Making Progress in Relating Values, Goals, and Outcomes in the Evaluation of Local Economic Development Policy
Economic Development Quarterly, Vol. 11, No. 3.

Smoke, P.
01/01/1997

Laura Reese and David Fasenfest highlight important conceptual, technical, and procedural issues regarding the relationship between values, goals, and results in the analysis of local economic development. Less insight is provided on how to make progress in resolving the difficult problems they outline. Experiences in developing countries, where analysts have long wrestled with similar concerns, indicate that improvements in designing, implementing, and evaluating local economic development policies can be realized by focusing on certain types of procedural reforms, including the use of multidisciplinary ex-ante policy appraisal; the adoption of a more broadly inclusive process to define, implement, and monitor local economic development policies; and greater emphasis on analysis of the specific institutional context in which local economic development policies must function. Recent work in the United States also suggests that policy makers should direct more attention to the critical problem of enforcing local economic development policy.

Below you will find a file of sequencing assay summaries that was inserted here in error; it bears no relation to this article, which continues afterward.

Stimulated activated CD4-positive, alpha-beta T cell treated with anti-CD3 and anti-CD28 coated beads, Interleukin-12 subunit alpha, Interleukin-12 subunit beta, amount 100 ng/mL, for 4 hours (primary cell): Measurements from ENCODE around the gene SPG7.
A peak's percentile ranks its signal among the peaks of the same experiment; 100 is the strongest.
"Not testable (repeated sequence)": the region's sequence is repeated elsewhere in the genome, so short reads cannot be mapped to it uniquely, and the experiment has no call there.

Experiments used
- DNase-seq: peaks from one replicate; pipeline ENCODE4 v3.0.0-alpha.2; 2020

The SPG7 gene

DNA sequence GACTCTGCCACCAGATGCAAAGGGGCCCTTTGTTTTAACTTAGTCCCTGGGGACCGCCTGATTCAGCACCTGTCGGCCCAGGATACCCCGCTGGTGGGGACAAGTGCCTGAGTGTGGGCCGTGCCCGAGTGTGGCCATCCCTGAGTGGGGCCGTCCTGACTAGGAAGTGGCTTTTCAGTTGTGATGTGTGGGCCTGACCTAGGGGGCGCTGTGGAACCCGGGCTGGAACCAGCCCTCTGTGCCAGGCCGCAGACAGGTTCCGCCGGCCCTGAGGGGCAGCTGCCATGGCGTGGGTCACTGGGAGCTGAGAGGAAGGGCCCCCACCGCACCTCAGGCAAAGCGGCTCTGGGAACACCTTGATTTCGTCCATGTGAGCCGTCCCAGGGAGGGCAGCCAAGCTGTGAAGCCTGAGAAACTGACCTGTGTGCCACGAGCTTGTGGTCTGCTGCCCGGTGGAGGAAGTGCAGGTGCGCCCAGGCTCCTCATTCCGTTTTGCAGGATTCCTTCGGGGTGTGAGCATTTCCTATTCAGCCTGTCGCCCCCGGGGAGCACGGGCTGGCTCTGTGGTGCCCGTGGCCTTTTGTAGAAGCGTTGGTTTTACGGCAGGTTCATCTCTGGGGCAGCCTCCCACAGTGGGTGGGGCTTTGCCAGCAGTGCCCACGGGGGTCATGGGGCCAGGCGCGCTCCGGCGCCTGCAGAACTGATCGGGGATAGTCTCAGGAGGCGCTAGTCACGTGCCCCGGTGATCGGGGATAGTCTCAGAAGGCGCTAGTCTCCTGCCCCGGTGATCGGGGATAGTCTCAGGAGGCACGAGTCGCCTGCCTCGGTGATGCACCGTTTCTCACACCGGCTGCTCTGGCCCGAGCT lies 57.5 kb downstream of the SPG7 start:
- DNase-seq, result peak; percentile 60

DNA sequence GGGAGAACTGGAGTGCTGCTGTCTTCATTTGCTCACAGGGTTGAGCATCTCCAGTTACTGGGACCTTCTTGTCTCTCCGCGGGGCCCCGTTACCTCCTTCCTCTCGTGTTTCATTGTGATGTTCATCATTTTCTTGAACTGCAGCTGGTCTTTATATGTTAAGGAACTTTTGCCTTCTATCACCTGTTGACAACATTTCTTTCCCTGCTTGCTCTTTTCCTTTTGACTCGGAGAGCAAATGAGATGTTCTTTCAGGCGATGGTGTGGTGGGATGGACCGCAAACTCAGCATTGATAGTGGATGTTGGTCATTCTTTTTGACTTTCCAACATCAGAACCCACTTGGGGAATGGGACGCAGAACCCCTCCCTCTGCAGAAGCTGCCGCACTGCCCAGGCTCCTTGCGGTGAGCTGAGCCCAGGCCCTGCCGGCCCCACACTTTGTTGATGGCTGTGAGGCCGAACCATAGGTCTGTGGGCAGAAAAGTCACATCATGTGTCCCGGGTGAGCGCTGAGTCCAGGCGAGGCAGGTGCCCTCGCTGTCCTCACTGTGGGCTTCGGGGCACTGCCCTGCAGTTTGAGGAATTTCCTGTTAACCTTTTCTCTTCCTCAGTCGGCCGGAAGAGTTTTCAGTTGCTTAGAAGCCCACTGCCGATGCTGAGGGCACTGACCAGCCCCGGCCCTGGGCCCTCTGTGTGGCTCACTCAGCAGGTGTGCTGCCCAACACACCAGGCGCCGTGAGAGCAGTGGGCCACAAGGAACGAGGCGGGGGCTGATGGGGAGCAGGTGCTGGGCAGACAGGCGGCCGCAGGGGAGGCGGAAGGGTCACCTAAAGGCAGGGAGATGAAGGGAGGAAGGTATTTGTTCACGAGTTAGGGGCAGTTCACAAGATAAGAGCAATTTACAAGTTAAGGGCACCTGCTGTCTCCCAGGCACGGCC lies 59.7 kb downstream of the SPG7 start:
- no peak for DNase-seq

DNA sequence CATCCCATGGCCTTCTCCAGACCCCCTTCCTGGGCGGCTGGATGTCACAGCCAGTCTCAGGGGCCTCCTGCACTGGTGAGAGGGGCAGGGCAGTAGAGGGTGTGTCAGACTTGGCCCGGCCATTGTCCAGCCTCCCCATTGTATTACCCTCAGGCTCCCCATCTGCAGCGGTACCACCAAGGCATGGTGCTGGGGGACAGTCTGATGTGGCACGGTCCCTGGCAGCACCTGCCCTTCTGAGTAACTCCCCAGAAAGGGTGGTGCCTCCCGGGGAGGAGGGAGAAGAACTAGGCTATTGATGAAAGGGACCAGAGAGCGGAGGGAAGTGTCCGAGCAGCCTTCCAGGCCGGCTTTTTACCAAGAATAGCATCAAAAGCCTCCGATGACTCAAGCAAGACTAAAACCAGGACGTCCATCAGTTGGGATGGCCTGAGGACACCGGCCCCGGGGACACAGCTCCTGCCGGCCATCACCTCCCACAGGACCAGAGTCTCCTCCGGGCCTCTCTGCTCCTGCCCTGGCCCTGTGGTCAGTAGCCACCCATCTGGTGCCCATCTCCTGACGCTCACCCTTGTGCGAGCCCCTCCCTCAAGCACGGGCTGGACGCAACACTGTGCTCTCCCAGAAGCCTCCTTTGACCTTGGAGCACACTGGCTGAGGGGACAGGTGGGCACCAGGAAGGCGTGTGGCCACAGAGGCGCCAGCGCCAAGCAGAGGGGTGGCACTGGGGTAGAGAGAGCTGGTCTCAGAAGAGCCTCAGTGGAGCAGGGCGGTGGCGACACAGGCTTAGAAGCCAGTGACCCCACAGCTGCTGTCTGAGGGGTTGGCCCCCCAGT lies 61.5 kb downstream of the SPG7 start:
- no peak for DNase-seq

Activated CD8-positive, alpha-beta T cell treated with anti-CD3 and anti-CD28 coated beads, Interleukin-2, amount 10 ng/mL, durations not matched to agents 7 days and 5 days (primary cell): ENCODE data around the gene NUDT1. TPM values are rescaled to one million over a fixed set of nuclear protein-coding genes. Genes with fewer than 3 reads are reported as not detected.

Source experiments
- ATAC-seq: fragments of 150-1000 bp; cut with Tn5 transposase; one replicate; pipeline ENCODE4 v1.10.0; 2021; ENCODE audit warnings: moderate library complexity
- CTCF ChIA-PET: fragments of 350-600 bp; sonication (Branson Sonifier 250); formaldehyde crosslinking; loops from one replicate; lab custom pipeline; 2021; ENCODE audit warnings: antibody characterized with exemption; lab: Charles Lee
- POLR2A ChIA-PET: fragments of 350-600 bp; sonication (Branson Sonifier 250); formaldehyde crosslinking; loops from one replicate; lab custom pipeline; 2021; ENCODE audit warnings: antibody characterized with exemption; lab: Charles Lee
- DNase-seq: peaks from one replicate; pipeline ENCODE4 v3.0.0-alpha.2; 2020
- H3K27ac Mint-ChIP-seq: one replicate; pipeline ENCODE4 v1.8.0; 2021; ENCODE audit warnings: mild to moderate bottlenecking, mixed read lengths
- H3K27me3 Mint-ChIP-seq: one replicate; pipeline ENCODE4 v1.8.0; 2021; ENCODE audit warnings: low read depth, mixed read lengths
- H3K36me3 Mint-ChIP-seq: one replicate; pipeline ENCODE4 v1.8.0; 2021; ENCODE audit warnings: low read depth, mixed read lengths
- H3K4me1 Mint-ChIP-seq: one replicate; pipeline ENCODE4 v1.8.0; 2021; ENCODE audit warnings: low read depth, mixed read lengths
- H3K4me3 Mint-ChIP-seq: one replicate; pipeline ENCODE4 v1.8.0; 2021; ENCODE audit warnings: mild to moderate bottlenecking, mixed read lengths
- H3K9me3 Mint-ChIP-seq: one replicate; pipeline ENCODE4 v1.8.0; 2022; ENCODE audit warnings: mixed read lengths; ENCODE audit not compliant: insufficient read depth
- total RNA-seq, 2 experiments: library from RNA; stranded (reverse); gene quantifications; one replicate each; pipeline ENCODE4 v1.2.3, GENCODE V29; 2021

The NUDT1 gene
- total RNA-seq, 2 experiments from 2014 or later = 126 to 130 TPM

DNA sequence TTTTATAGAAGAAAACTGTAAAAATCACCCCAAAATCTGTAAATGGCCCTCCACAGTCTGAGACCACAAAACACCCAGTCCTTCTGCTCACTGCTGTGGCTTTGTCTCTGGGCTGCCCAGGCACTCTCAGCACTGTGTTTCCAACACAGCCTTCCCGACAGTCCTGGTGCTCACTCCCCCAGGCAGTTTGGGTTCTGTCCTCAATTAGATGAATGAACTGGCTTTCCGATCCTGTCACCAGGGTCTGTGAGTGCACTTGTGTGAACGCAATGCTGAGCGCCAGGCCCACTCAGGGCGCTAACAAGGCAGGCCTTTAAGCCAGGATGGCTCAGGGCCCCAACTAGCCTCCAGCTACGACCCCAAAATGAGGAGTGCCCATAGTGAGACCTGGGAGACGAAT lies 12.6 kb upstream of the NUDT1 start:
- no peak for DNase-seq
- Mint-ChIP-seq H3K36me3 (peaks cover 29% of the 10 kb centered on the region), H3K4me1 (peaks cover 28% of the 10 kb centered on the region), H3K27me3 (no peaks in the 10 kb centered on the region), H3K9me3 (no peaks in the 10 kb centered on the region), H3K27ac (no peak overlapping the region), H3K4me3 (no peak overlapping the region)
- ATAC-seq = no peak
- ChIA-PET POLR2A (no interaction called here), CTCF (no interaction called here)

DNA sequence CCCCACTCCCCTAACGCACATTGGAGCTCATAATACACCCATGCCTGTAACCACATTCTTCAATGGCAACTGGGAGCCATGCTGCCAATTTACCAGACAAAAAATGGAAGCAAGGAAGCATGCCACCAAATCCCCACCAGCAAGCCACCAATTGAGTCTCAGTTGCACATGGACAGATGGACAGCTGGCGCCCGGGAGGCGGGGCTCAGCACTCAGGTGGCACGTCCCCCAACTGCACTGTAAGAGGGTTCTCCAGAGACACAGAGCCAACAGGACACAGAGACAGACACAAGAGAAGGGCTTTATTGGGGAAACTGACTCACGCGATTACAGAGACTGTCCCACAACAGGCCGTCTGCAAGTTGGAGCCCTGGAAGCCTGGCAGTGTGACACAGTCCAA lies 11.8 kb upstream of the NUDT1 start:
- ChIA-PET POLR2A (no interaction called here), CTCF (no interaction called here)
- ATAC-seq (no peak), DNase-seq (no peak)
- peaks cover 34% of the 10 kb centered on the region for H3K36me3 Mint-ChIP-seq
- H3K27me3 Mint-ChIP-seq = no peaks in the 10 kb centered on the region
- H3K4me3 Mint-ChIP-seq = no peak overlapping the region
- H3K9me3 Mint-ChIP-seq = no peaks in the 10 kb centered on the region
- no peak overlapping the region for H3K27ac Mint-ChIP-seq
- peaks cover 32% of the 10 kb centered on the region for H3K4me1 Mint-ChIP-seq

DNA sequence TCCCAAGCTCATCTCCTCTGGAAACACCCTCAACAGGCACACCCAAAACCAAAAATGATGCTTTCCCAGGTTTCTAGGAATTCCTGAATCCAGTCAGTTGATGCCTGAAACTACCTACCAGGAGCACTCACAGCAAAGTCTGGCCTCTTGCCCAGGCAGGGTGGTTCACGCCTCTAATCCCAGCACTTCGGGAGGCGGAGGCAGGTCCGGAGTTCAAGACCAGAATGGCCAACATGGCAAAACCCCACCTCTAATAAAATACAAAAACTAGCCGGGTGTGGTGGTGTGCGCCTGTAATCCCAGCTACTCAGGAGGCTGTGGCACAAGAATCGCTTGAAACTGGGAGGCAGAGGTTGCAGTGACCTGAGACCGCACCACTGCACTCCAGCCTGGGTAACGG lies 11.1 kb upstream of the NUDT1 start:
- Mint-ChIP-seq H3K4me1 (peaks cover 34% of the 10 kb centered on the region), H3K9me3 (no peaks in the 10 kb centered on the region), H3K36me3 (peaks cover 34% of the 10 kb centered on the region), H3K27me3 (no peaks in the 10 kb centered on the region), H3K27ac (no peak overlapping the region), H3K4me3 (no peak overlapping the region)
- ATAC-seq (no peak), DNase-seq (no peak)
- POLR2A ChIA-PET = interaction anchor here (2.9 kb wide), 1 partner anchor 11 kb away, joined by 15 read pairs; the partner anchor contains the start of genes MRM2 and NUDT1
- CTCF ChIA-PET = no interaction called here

Using Mixture Models to Detect Sex Bias in Health Outcomes in Bangladesh

Using Mixture Models to Detect Sex Bias in Health Outcomes in Bangladesh
Journal of Econometrics 77 (1), March, 259-276.

Morduch, J. & Stern, H.
01/01/1997

Many interesting economic hypotheses entail differences in behaviors of groups within a population, but analyses of pooled samples shed only partial light on underlying segmentations. Finite mixture models are considered as an alternative to methods based on pooling. Robustness checks using t-regressions and a Bayesian analogue to the likelihood ratio test for model evaluation are developed. The methodology is used to investigate pro-son bias in child health outcomes in Bangladesh. While regression analysis on the entire sample appears to wash out evidence of bias, the mixture models reveal systematic girl-boy differences in health outcomes.